Numbers released on Friday by the government provided more proof of Japan’s corporate recovery. Industrial production rose by a robust 2 percent in May from the previous month. Tokyo’s benchmark Nikkei index climbed 3.5 percent Friday on the strong showing.
      
Reversing a 15-year-long slide in prices, which Mr. Abe has singled out as both a cause and a symptom of waning profits, wages and consumption, is a tougher order. For companies to feel confident enough to start raising prices, Japan’s consumers have to start spending again, and data confirming that trend is still mixed.
      
Separate figures released on Friday showed that household spending fell 1.6 percent in May from a year earlier, confounding economists’ expectations of a 1.3 percent rise. Still, for the first time in seven months, Japan’s core consumer prices in May did not fall compared to the previous year, staying flat for that month after falling 0.4 percent the previous month.
      
“We are comfortable with our view that the uptrend of consumption continues,” Masamichi Adachi, Tokyo-based economist at JPMorgan Securities Japan, said in a note Friday. “An expected rise in summer bonuses, paid in June and July, and improvement in general sentiment are the main reasons,” he said.
      
There are some signs that after years of penny-pinching, conspicuous spending is on the rise again in Japan. But for now, it is starting at the very top, among the financiers, professionals and other well-to-do Japanese who have benefited from the recent stock market gains.
       
Sales of Ferrari cars in Japan have jumped almost 20 percent so far this year, figures from the Japan Automobile Importers Association show, thanks to this newfound exuberance among the nation’s rich.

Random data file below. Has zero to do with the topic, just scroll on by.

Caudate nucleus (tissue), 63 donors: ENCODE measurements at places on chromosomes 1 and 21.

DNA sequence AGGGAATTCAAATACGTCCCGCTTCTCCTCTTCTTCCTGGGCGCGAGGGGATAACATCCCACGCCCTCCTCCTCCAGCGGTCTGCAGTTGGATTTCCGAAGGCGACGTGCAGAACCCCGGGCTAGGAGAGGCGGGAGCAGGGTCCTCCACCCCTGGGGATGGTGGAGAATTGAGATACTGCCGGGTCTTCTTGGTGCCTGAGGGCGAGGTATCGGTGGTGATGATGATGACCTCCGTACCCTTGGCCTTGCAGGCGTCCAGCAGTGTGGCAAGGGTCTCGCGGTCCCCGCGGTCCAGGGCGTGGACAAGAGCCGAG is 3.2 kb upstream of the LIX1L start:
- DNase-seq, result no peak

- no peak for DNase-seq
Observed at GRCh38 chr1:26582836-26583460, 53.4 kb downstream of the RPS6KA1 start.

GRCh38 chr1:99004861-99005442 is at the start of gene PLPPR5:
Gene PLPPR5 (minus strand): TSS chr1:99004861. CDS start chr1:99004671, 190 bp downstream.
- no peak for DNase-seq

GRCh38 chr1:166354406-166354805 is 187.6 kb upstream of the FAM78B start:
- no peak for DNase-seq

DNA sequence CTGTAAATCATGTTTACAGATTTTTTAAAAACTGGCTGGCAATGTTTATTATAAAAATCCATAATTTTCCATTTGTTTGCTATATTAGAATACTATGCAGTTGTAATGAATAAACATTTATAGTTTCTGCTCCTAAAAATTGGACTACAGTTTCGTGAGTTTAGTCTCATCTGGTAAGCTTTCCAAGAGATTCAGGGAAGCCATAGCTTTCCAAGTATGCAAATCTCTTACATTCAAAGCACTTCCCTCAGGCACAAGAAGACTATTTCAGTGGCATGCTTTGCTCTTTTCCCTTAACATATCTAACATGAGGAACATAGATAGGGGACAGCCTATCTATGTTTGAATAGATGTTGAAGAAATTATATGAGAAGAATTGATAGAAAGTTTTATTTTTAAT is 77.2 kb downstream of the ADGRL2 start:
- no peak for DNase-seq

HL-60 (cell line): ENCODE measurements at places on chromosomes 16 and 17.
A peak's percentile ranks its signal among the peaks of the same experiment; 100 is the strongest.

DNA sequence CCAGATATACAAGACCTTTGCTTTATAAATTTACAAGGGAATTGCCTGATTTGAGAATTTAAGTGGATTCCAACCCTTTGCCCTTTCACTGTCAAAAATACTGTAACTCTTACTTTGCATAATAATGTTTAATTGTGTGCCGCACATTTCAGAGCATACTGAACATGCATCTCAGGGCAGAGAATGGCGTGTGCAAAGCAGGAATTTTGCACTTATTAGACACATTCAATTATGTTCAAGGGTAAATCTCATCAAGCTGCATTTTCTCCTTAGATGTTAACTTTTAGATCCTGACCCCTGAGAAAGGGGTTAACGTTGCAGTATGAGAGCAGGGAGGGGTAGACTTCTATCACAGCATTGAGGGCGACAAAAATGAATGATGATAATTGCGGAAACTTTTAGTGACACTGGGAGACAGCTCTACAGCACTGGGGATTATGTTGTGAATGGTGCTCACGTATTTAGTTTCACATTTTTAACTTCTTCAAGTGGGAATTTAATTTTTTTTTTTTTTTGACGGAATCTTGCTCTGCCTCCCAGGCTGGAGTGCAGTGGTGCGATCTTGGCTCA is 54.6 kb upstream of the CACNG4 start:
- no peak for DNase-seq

“We’ve seen confidence start to explode over the last months ...
 
Consumers grew accustomed to expecting that the longer they waited, the cheaper goods would become. And they held back on spending. That led to even less demand and more years of deflation.
The challenge for Mr. Abe has been to reverse those entrenched expectations. For now, he is helped by a weak yen, which inflates the price of imported products. And enthusiasm over signs of life in the stock market, as well as over expectations for a recovery, are lifting spirits. (expectations don't matter if wages are falling. Wages have been falling for 20 years in Japan.)
 
 
The president of the European parliament has demanded an explanation from US authorities over the latest revelation that EU diplomatic missions in Washington, New York and Brussels were under electronic surveillance from the NSA.
“I am deeply worried and shocked about the allegations of US authorities spying on EU offices,” said the President of the European Parliament Martin Schulz. “If the allegations prove to be true, it would be an extremely serious matter which will have a severe impact on EU-US relations.”
“On behalf of the European Parliament, I demand full clarification and require further information speedily from the US authorities with regard to these allegations," he added